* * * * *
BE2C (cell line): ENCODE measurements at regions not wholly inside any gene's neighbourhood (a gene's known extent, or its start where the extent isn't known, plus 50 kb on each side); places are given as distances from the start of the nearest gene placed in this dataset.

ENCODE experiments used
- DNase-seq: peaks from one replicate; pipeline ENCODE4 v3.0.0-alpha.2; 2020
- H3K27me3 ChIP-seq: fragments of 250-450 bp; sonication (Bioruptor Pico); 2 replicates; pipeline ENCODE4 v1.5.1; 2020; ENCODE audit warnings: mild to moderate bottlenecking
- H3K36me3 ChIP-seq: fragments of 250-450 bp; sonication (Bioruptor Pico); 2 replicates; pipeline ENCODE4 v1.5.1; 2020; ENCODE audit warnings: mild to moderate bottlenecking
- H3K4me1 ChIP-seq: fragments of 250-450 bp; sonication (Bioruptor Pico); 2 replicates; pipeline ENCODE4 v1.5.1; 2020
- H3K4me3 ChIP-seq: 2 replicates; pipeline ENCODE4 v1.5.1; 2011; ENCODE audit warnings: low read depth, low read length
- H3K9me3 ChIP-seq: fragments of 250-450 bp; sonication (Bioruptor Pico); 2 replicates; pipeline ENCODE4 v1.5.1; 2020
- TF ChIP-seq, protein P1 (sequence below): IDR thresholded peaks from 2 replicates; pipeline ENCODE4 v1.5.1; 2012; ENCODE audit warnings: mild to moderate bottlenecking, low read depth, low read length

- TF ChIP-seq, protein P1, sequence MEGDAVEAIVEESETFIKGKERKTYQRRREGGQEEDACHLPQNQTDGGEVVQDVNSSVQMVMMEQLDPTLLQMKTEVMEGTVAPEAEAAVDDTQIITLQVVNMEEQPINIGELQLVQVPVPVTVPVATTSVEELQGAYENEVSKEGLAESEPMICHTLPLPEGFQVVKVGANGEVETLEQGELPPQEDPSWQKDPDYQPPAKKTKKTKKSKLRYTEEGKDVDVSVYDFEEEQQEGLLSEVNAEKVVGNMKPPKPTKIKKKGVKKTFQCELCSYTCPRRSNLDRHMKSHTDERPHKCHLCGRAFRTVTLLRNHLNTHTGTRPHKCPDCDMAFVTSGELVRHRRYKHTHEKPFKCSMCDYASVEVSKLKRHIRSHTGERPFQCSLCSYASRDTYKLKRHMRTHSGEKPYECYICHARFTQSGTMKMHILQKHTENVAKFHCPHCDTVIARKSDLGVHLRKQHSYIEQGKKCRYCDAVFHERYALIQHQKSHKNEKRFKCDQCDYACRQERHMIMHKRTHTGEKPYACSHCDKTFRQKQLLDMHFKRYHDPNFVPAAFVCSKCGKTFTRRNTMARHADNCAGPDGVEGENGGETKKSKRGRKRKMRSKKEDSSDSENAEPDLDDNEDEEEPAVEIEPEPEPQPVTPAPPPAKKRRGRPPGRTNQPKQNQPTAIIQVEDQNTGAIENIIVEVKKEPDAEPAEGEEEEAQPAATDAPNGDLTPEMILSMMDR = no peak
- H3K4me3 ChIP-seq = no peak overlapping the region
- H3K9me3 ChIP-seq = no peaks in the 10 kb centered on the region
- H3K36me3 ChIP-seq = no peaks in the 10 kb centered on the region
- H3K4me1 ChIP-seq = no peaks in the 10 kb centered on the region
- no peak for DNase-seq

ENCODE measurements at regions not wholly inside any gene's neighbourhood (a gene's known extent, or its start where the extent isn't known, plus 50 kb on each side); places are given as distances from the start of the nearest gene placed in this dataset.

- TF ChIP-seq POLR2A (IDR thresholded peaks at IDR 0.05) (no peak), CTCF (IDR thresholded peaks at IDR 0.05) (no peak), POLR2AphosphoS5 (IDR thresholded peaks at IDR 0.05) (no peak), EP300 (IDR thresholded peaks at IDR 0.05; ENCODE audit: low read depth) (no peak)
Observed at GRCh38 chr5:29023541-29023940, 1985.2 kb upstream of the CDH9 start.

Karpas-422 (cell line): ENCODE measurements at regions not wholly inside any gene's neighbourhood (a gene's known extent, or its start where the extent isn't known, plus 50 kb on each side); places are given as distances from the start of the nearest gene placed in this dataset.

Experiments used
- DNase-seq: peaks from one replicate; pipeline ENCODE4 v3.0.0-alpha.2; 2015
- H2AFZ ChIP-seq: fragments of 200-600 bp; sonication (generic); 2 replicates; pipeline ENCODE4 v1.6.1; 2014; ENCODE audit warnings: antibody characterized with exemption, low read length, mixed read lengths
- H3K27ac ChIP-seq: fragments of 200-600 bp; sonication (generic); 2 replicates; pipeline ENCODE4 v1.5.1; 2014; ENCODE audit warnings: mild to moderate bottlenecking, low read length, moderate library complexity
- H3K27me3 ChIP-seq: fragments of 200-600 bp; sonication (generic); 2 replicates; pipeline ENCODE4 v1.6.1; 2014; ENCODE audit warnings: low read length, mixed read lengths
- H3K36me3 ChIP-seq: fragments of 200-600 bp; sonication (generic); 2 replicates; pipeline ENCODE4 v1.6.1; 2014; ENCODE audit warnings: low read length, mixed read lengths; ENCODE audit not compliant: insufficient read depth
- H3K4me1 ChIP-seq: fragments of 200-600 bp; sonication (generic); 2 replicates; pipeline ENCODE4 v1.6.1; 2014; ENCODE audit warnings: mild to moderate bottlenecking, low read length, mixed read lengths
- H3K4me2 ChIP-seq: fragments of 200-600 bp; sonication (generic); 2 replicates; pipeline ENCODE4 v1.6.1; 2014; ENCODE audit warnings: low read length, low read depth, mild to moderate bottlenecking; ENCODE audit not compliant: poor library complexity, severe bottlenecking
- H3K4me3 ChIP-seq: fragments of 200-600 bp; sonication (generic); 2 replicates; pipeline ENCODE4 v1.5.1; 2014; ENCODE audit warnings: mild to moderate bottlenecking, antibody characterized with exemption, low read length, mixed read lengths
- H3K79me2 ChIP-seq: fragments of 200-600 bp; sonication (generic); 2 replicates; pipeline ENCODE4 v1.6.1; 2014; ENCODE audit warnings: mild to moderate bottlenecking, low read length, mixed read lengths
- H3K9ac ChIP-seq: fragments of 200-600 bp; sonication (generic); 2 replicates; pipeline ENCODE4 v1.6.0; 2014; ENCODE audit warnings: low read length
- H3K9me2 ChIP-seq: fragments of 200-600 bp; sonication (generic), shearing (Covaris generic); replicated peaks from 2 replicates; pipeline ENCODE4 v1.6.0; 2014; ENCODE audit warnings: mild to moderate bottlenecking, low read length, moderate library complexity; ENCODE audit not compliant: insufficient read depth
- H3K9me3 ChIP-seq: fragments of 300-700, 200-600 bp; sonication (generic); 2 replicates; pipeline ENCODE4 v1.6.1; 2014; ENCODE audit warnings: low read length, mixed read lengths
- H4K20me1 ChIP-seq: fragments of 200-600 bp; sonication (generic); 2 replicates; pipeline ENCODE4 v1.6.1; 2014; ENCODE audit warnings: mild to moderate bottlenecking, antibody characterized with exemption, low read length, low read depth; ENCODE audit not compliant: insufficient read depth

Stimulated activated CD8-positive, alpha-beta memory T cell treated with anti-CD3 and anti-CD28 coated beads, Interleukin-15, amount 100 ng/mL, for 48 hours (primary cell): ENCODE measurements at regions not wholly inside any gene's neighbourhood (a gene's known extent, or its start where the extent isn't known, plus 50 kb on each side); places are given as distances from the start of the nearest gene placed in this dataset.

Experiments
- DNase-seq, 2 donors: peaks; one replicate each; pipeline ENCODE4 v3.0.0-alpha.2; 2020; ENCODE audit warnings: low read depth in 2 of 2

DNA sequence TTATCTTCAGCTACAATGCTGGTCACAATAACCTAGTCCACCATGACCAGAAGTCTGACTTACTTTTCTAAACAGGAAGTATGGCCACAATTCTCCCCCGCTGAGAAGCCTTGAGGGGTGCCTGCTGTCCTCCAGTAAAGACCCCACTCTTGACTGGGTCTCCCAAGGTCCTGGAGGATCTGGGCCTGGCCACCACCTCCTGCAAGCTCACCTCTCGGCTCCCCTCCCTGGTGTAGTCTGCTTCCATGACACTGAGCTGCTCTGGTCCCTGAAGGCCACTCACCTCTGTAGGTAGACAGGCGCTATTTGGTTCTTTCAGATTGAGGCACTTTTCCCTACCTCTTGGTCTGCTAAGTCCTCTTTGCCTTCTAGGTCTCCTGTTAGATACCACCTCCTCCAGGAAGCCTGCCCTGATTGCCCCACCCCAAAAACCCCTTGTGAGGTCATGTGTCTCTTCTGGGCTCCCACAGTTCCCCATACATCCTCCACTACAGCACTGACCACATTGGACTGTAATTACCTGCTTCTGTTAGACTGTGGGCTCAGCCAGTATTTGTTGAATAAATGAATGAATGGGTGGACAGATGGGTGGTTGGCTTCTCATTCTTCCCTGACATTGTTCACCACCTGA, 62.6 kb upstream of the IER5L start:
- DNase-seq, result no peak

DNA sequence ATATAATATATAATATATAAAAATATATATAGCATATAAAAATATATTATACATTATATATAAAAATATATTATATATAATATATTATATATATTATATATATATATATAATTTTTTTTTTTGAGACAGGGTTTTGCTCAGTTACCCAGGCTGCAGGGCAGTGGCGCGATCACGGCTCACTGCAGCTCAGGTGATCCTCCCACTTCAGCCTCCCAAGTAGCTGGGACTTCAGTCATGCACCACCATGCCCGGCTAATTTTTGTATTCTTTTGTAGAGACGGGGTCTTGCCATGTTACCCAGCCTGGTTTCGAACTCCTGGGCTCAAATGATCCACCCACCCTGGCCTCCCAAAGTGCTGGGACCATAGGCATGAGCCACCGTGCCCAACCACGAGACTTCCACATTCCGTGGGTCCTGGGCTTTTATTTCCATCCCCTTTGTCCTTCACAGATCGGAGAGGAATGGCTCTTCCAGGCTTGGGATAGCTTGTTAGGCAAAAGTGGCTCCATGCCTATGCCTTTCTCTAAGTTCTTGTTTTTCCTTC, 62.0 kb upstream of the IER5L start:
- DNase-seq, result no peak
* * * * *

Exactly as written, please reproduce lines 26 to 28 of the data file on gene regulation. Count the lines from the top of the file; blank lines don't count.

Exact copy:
- H3K4me1 ChIP-seq: fragments of 200-600 bp; sonication (generic); 2 replicates; pipeline ENCODE4 v1.6.1; 2014; ENCODE audit warnings: mild to moderate bottlenecking, low read length, mixed read lengths
- H3K4me2 ChIP-seq: fragments of 200-600 bp; sonication (generic); 2 replicates; pipeline ENCODE4 v1.6.1; 2014; ENCODE audit warnings: low read length, low read depth, mild to moderate bottlenecking; ENCODE audit not compliant: poor library complexity, severe bottlenecking
- H3K4me3 ChIP-seq: fragments of 200-600 bp; sonication (generic); 2 replicates; pipeline ENCODE4 v1.5.1; 2014; ENCODE audit warnings: mild to moderate bottlenecking, antibody characterized with exemption, low read length, mixed read lengths